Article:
Making the Wrong Assumptions
Never assume anything.” This well-known adage works particularly well when applied to the science of biblical interpretation. Assuming too much about a scriptural text can lead to inaccurate conclusions that miss the meaning the Lord intended.
A good example of this situation comes from Matthew 24:34 where Jesus, speaking of a future time of terrible trouble, followed by His return, stated, “Assuredly, I say to you, this generation will by no means pass away till all these things take place.”
Through the years teachers and preachers have made such inaccurate assumptions about this text that they have created confusion and frustration. Some have even gone so far as to date Jesus’ return to Earth. These improper assumptions concern three areas: (1) the word generation,(2) the phrase all these things, and (3) the identity of the fig tree in verse 32.
Generation. Not long ago people assumed the word generation indicated a fixed period of time, specifically, 40 years. Actually, a generation is not limited to 40 years. Only once (Gen. 15:16) does the Bible even use the word to denote a specific amount of time, in this case, 100 years. The word can be used to denote generations of 20, 40, or more years.
Further, generation is not limited to the element of time. It could, in some instances, be used to categorize people of similar age, occupation, or social status. Consequently, some scholars now conclude that, in this passage, generation refers to the nation of Israel, meaning that Jesus guaranteed the continued survival of the Jewish people.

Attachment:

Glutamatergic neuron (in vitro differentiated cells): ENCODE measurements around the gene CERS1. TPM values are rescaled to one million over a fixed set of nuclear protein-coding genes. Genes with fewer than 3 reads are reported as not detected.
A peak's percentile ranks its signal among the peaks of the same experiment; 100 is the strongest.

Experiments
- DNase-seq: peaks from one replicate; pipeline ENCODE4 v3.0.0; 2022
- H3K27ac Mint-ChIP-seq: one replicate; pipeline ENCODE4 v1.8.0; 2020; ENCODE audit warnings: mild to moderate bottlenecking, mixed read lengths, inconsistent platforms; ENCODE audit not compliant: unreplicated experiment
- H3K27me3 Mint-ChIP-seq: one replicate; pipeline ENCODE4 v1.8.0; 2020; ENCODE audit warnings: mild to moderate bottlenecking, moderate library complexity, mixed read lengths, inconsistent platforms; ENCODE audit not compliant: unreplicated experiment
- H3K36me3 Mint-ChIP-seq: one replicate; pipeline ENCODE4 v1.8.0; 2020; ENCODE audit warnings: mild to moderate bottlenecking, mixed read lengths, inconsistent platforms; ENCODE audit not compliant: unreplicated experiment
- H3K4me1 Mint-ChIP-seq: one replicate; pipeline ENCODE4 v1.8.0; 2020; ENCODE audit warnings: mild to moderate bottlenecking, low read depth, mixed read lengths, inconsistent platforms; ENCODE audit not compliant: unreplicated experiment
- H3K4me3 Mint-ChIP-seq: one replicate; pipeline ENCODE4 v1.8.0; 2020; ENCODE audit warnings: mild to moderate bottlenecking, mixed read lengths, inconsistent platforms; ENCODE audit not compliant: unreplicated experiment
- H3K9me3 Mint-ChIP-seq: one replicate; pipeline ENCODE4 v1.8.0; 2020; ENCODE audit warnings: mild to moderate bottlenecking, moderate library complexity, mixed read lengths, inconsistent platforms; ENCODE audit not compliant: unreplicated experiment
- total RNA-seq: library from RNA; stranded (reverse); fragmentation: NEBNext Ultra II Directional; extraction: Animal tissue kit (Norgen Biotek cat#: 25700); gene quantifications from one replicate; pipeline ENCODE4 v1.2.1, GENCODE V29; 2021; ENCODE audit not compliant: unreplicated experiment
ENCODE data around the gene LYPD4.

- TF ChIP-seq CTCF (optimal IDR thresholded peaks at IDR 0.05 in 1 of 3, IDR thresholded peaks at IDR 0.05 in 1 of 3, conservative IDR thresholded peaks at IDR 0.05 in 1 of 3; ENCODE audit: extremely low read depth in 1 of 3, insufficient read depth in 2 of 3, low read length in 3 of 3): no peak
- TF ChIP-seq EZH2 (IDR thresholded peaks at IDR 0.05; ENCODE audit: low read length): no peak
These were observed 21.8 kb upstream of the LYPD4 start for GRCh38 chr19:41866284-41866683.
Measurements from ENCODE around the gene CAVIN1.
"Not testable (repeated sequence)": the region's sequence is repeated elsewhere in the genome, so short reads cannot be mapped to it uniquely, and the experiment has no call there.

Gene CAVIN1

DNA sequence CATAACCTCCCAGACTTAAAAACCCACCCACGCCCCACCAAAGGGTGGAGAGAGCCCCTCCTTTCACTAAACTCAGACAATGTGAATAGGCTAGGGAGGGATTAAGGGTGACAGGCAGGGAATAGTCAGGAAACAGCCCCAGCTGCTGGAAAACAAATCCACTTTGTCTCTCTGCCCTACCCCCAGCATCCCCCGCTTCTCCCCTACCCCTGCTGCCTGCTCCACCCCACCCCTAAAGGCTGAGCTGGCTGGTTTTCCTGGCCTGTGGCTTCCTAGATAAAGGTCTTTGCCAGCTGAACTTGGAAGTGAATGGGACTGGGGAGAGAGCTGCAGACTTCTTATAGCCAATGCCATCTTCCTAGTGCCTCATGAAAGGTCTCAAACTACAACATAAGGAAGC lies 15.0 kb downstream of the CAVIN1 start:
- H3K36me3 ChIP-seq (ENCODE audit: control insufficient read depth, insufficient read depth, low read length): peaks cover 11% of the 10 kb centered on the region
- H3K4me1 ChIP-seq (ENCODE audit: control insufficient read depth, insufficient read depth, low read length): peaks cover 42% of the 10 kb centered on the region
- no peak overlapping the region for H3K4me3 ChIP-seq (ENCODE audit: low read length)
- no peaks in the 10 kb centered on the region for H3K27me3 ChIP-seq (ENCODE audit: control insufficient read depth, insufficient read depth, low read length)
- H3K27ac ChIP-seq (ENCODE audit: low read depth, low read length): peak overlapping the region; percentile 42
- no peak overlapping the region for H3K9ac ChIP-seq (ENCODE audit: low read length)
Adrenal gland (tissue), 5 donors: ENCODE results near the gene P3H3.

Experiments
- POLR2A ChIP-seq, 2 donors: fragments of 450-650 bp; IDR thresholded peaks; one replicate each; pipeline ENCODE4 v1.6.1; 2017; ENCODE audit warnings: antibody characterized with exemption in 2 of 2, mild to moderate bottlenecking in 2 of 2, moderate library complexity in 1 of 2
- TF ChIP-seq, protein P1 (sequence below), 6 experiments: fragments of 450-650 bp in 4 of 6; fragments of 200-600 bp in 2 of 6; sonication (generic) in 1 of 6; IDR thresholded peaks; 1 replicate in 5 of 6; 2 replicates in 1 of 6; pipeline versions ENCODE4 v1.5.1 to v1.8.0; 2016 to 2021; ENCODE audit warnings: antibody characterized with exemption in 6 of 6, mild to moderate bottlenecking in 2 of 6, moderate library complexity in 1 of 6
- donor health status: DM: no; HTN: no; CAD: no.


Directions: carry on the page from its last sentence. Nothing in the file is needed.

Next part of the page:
All These Things. Although it may seem natural to believe Jesus spoke about the disciples and their contemporaries, certain elements of the Lord’s prophecy do not fit this interpretation. The disciples no doubt later witnessed the horrors involving the destruction of Jerusalem and the Temple in A.D. 70. But they did not witness the rest of the events that Jesus described as all these things. Never have the events of verse 29 occurred: “The sun will be darkened, and the moon will not give its light; the stars will fall from heaven, and the powers of the heavens will be shaken.” Thus, either Jesus made an inaccurate prediction (we know this to be impossible) or the disciples were not the “generation” to whom He referred.
The Fig Tree. Through the years many well-meaning folks assumed the blossoming fig tree in verse 32 symbolizes Israel. When Israel became a state in 1948, these people believed they would be the ones to witness Christ’s return. In other words, they viewed Israel’s rebirth as a prophetic time clock, ticking down until judgment came. They assumed a 40-year generation, which began with the establishment of the State of Israel, meant Jesus would return in 1988. A booklet on that topic came out in the early 1980s. It attracted a great deal of attention, even causing people to sell their possessions in expectation of the Lord’s return.
Obviously, they miscalculated. The Scripture says, “But of that day and hour no one knows, not even the angels of heaven, but my Father only” (Mt. 24:36).
Israel is called an olive tree in Romans 11:11–24 and a vineyard in Isaiah 5:1–7 and Luke 20:9–18, but never is it called a fig tree.
In addition, in the parallel account of Matthew 24, Luke quoted Jesus as saying, “Look at the fig tree, and all the trees” (emphasis added, 21:29). Jesus used the parable of the fig tree to convey a simple truth. The fig tree is nothing more than a fig tree; and when it puts forth leaves, summer is coming. Thus Jesus told the disciples that the generation to witness all the literal events of Matthew 24:4–31 will be the generation to witness His return.
His return is yet future. After the Rapture of the church, there will be a generation that will see all the events— “all these things”—Jesus described. Jeremiah 30 referred to them as the “time of Jacob’s trouble.” Daniel described them as the 70th week (Dan. 9:24). We refer to them today as the seven-year Tribulation.
The Rapture is a signless coming. To assume there will be a sign is wrong. As believers, we anticipate His imminent return to take us up to be with Him. Maranatha! Even so, come, Lord Jesus!